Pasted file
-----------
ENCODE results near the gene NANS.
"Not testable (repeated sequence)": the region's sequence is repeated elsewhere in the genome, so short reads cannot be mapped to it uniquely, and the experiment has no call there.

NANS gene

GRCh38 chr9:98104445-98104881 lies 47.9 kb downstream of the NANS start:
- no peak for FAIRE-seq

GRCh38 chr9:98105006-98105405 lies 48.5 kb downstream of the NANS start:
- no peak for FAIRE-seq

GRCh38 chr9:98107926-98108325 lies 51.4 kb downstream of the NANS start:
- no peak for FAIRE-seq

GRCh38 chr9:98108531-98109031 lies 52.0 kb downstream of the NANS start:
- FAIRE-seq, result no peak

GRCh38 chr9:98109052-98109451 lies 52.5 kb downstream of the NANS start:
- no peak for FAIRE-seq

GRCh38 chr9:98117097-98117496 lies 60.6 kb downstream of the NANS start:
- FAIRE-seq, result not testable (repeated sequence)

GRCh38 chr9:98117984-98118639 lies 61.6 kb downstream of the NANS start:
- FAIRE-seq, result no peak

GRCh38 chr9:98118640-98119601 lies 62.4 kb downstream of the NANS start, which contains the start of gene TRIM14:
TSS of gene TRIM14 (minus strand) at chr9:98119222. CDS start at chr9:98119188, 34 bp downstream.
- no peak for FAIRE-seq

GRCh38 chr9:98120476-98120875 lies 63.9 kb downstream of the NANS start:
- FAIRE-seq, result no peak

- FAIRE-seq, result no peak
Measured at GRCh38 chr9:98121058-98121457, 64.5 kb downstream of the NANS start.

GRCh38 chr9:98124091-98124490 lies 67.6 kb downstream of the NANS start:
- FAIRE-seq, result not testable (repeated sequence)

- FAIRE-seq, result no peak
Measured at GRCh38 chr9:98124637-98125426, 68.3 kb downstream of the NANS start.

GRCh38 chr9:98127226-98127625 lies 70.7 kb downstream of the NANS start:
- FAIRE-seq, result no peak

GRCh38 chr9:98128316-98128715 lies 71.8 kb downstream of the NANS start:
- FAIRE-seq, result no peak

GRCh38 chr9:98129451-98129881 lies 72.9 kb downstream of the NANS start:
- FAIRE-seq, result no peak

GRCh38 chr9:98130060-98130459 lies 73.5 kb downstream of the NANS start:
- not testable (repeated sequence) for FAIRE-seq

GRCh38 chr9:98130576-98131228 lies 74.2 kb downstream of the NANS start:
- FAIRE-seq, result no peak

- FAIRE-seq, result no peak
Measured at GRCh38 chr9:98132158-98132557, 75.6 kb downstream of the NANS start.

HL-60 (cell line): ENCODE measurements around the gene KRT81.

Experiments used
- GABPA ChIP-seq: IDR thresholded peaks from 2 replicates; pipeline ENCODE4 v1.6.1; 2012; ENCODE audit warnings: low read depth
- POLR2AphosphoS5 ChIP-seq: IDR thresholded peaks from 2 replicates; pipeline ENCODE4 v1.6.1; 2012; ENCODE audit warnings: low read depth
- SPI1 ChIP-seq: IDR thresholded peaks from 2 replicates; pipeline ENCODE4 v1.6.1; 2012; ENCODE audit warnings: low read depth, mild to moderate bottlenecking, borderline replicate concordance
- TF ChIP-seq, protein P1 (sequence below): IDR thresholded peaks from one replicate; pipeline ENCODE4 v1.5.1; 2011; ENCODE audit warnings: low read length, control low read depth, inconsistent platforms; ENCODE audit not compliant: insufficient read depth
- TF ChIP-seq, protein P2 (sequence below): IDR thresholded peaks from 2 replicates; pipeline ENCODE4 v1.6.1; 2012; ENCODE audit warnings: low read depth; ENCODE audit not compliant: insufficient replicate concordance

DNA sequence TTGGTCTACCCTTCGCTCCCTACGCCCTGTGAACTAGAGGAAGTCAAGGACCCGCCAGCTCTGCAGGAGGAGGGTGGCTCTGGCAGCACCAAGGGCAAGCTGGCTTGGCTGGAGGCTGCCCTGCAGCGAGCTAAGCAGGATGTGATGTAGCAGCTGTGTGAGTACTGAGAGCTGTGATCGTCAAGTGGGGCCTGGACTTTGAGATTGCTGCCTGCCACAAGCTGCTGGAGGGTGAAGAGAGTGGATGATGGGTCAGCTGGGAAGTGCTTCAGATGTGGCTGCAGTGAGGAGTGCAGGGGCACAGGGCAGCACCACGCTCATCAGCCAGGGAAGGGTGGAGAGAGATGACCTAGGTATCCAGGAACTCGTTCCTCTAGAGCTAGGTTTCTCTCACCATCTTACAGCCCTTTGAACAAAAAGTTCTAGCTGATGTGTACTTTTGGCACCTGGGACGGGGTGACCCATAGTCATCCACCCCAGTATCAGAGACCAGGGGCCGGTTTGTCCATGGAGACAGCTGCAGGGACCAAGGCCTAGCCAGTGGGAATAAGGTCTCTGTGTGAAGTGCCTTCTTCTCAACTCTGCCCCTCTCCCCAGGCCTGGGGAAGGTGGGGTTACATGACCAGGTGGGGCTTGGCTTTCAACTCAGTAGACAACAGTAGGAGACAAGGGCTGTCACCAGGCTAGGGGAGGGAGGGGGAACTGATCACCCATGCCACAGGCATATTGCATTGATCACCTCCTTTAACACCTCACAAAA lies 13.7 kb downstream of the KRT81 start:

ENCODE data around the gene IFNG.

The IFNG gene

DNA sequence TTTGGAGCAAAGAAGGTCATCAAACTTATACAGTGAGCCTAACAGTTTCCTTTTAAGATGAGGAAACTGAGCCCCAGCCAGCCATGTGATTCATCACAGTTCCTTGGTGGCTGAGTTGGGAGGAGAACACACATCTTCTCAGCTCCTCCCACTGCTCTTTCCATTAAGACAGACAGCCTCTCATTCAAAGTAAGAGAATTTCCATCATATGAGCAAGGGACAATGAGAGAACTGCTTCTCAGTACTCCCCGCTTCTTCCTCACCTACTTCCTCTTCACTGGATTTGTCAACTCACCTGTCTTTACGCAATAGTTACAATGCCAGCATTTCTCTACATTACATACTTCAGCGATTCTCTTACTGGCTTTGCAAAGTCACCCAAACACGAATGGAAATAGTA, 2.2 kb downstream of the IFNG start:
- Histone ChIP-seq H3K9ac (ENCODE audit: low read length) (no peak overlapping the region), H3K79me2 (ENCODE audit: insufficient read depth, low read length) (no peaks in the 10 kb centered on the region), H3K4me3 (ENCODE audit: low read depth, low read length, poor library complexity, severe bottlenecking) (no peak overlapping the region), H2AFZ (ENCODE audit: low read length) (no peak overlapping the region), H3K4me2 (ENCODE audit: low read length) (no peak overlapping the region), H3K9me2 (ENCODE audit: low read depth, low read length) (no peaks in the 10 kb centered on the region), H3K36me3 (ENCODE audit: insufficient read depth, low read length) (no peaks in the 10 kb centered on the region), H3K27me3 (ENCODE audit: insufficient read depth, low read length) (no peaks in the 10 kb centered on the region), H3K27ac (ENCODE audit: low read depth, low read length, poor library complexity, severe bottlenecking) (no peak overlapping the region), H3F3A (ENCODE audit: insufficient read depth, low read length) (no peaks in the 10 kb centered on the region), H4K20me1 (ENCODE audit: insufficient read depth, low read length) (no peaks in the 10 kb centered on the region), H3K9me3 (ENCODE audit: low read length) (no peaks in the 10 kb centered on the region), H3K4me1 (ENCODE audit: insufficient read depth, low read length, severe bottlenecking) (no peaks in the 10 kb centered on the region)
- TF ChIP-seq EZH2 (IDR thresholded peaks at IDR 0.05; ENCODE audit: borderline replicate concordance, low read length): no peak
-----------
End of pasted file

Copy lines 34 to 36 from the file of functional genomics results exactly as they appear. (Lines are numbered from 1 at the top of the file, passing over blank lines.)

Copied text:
- FAIRE-seq, result no peak

GRCh38 chr9:98130060-98130459 lies 73.5 kb downstream of the NANS start:
- not testable (repeated sequence) for FAIRE-seq